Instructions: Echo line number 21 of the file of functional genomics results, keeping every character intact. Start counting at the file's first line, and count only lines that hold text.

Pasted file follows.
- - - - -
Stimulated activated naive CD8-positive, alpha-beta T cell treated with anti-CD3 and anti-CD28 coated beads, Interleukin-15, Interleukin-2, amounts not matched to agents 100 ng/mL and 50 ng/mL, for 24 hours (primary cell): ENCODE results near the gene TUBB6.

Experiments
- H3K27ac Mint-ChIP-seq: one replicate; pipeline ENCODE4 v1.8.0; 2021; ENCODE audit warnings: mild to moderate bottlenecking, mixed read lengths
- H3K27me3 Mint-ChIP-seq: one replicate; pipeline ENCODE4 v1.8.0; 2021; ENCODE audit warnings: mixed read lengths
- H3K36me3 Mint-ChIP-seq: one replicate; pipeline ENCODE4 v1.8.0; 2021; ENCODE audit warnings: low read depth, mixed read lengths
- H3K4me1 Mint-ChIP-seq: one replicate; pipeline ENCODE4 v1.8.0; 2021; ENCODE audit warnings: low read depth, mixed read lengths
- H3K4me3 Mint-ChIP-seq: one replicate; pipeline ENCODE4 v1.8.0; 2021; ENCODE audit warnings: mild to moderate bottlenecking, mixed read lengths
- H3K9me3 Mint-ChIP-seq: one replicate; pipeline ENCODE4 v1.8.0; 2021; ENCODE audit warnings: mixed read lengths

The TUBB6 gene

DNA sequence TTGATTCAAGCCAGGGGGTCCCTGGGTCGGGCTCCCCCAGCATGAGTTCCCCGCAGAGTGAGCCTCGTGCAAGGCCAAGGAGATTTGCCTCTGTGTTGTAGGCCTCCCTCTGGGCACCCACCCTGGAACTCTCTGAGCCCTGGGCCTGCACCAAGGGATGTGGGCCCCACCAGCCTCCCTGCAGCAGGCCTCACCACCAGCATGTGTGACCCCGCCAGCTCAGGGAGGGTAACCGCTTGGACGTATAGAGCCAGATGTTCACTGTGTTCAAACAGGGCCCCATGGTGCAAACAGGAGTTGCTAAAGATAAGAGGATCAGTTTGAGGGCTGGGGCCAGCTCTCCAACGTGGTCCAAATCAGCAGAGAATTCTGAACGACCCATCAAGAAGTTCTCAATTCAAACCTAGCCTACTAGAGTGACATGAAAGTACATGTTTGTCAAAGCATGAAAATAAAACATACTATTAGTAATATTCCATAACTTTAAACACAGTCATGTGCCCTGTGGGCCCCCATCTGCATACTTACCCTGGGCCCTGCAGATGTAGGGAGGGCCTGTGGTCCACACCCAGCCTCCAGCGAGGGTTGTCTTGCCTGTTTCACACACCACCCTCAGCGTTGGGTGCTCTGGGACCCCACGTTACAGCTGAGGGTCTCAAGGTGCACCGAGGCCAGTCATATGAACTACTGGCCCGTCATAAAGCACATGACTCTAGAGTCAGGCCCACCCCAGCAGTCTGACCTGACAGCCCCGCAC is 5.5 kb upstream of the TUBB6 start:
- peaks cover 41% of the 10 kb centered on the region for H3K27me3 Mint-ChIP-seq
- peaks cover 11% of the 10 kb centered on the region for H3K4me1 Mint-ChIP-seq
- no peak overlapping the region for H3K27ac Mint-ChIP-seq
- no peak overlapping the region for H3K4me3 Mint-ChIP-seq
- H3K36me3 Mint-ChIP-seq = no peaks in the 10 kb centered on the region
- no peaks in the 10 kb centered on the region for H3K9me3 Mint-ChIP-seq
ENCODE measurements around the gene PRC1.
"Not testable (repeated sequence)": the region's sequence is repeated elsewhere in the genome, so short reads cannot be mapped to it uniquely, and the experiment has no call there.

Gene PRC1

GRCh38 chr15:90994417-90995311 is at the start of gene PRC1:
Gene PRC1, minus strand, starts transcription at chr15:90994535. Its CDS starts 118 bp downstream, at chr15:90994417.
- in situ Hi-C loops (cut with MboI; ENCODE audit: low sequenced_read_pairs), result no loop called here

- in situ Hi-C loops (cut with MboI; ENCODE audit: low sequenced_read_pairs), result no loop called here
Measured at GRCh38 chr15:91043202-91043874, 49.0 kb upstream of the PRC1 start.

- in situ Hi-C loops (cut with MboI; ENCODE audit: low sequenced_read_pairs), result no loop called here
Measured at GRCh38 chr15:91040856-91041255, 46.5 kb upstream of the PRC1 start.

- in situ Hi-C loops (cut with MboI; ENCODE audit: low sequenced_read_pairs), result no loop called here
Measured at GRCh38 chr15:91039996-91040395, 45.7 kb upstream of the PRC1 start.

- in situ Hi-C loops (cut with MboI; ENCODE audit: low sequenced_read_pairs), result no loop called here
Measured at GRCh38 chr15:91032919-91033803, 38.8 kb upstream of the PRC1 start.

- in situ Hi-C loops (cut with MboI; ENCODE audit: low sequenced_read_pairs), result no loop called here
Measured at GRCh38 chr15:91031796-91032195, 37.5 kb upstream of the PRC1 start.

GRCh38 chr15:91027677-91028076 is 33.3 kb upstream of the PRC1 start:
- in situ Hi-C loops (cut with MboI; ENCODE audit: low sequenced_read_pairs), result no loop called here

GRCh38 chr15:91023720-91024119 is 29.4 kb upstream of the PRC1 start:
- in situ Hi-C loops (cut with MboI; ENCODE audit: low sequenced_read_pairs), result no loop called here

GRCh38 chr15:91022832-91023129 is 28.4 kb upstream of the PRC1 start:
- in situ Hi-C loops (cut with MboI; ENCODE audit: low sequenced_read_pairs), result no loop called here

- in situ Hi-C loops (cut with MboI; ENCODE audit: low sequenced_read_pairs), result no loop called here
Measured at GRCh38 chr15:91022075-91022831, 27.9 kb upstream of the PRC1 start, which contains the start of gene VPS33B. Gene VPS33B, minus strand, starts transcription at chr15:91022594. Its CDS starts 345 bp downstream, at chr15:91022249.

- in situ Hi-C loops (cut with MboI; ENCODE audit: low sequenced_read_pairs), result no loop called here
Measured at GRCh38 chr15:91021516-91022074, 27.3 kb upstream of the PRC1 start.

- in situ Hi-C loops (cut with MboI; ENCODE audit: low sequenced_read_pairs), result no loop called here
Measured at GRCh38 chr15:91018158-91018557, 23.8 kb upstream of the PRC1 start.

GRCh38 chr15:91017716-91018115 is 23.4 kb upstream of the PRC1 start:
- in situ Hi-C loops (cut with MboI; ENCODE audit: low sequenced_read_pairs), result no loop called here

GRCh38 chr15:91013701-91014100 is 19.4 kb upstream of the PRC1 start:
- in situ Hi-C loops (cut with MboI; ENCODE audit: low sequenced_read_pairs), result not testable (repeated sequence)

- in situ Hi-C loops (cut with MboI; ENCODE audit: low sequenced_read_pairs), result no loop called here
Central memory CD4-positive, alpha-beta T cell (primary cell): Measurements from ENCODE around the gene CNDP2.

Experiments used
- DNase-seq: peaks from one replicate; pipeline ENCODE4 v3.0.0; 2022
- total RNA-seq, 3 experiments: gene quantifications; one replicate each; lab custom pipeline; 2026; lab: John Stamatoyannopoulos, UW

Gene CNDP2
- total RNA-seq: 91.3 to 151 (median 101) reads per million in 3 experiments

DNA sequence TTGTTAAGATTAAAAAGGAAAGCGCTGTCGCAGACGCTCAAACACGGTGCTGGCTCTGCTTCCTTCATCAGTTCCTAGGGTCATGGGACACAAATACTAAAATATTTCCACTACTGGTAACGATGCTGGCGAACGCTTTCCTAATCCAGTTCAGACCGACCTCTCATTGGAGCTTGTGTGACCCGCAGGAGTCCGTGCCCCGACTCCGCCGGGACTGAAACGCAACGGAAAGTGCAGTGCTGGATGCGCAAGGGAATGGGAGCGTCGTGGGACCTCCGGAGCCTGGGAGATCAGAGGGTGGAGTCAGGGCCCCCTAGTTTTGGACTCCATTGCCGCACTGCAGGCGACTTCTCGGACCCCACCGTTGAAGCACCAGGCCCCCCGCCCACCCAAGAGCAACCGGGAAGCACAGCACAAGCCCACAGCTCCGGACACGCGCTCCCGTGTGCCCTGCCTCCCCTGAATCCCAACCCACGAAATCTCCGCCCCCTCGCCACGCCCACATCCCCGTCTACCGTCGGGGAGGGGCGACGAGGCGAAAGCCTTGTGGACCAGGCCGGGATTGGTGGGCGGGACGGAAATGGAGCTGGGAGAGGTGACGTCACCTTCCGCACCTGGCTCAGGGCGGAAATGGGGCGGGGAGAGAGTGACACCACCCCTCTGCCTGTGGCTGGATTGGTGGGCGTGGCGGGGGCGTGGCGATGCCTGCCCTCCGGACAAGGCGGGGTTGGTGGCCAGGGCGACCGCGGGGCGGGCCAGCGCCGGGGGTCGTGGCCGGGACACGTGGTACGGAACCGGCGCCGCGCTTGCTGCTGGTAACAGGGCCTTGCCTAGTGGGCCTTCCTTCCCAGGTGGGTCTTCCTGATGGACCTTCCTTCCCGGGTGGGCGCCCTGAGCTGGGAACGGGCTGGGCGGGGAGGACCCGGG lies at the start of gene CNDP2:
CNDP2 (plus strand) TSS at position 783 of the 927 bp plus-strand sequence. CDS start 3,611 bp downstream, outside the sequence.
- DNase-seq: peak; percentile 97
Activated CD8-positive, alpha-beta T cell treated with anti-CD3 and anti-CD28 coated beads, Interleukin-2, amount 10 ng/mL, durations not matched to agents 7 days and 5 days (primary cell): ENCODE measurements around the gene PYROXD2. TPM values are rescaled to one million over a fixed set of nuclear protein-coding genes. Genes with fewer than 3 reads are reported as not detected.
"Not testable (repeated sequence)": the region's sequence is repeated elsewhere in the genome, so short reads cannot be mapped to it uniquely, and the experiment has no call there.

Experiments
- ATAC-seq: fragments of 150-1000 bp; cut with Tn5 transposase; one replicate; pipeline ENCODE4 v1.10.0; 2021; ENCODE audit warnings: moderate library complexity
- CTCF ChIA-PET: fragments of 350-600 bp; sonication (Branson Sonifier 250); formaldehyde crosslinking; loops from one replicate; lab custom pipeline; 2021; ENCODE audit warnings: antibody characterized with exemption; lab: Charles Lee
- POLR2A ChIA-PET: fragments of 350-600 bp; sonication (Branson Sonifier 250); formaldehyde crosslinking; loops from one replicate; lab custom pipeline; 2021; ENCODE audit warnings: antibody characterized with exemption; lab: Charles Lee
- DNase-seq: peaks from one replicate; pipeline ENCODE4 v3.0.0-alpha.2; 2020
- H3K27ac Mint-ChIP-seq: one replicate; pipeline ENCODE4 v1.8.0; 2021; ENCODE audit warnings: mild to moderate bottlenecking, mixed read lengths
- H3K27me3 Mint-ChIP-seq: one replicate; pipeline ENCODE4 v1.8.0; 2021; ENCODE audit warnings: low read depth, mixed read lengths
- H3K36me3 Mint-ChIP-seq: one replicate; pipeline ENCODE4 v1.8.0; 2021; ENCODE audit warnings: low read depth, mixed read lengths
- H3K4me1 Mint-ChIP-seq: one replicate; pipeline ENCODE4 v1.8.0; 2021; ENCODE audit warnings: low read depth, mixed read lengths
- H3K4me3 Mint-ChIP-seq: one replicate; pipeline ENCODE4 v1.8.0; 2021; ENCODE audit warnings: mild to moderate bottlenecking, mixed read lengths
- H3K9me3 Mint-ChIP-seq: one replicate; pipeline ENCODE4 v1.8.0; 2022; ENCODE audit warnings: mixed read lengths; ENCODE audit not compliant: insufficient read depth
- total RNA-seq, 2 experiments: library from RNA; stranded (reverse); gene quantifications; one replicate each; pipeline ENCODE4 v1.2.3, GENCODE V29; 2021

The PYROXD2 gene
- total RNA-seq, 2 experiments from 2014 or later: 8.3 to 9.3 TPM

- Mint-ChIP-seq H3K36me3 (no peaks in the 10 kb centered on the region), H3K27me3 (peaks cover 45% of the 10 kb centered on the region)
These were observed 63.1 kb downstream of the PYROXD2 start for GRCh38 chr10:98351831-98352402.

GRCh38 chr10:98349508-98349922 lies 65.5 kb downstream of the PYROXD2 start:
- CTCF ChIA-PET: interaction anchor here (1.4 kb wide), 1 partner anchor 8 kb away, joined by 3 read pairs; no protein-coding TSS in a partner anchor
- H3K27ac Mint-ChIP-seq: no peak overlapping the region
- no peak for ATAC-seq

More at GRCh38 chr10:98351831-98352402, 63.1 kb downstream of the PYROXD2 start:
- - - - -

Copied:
Gene PRC1, minus strand, starts transcription at chr15:90994535. Its CDS starts 118 bp downstream, at chr15:90994417.